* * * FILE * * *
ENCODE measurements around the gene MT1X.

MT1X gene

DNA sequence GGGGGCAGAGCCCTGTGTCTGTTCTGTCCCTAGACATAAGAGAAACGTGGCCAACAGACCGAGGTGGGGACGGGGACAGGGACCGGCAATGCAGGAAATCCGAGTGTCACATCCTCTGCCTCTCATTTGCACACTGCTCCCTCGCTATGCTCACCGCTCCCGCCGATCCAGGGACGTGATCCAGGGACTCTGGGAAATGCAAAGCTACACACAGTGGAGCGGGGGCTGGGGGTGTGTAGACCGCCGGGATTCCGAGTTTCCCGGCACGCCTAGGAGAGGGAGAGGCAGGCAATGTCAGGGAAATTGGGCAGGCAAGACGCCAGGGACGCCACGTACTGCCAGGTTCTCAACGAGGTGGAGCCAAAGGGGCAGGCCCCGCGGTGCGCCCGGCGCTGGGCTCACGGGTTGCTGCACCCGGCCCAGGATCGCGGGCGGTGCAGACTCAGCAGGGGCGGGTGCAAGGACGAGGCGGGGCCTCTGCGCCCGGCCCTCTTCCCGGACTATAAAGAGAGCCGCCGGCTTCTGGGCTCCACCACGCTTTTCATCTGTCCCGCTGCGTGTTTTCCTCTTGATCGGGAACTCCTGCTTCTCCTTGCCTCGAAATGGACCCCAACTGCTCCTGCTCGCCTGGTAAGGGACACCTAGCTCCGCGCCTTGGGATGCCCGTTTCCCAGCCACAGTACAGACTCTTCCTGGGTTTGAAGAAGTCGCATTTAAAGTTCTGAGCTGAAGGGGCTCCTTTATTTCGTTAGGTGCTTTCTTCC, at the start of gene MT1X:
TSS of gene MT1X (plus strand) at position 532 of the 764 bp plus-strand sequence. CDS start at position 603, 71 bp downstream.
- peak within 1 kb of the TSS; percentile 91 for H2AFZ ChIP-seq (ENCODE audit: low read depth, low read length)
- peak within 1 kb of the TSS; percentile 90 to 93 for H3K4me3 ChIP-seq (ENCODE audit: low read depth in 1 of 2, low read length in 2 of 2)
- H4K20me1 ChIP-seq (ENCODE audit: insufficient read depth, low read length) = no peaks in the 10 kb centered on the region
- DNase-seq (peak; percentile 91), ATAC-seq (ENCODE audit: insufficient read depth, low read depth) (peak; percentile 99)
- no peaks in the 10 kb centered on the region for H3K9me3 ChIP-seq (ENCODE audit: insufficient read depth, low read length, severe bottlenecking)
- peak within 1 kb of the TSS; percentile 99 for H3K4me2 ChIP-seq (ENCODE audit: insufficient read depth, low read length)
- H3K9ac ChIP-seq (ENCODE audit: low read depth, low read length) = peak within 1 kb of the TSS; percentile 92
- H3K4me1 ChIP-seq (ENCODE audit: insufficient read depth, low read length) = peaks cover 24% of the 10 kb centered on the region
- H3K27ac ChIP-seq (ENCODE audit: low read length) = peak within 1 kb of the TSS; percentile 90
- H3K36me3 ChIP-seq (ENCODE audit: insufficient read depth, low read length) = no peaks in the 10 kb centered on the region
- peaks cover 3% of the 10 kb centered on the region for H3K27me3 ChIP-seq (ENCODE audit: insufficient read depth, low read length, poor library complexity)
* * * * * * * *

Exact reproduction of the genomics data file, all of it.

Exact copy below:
ENCODE measurements around the gene MT1X.

MT1X gene

DNA sequence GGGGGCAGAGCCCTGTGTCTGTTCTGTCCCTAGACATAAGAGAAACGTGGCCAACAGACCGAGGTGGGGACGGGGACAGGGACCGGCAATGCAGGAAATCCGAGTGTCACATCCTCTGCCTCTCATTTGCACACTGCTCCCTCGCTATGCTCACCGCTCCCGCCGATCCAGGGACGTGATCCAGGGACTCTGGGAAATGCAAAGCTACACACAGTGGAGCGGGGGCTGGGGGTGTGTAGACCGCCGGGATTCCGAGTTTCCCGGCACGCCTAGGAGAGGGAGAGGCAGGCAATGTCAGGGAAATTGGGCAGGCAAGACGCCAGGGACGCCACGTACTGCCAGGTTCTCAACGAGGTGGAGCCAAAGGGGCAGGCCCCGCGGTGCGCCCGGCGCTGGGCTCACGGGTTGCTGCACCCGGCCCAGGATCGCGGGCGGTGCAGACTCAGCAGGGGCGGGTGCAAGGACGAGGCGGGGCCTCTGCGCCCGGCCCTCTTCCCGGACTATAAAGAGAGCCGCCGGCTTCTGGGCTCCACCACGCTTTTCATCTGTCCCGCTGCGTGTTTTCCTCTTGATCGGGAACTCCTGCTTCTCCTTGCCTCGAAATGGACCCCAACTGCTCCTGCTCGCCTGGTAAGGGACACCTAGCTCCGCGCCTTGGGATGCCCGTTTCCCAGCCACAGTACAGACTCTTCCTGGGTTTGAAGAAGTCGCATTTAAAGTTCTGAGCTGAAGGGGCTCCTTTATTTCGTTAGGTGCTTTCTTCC, at the start of gene MT1X:
TSS of gene MT1X (plus strand) at position 532 of the 764 bp plus-strand sequence. CDS start at position 603, 71 bp downstream.
- peak within 1 kb of the TSS; percentile 91 for H2AFZ ChIP-seq (ENCODE audit: low read depth, low read length)
- peak within 1 kb of the TSS; percentile 90 to 93 for H3K4me3 ChIP-seq (ENCODE audit: low read depth in 1 of 2, low read length in 2 of 2)
- H4K20me1 ChIP-seq (ENCODE audit: insufficient read depth, low read length) = no peaks in the 10 kb centered on the region
- DNase-seq (peak; percentile 91), ATAC-seq (ENCODE audit: insufficient read depth, low read depth) (peak; percentile 99)
- no peaks in the 10 kb centered on the region for H3K9me3 ChIP-seq (ENCODE audit: insufficient read depth, low read length, severe bottlenecking)
- peak within 1 kb of the TSS; percentile 99 for H3K4me2 ChIP-seq (ENCODE audit: insufficient read depth, low read length)
- H3K9ac ChIP-seq (ENCODE audit: low read depth, low read length) = peak within 1 kb of the TSS; percentile 92
- H3K4me1 ChIP-seq (ENCODE audit: insufficient read depth, low read length) = peaks cover 24% of the 10 kb centered on the region
- H3K27ac ChIP-seq (ENCODE audit: low read length) = peak within 1 kb of the TSS; percentile 90
- H3K36me3 ChIP-seq (ENCODE audit: insufficient read depth, low read length) = no peaks in the 10 kb centered on the region
- peaks cover 3% of the 10 kb centered on the region for H3K27me3 ChIP-seq (ENCODE audit: insufficient read depth, low read length, poor library complexity)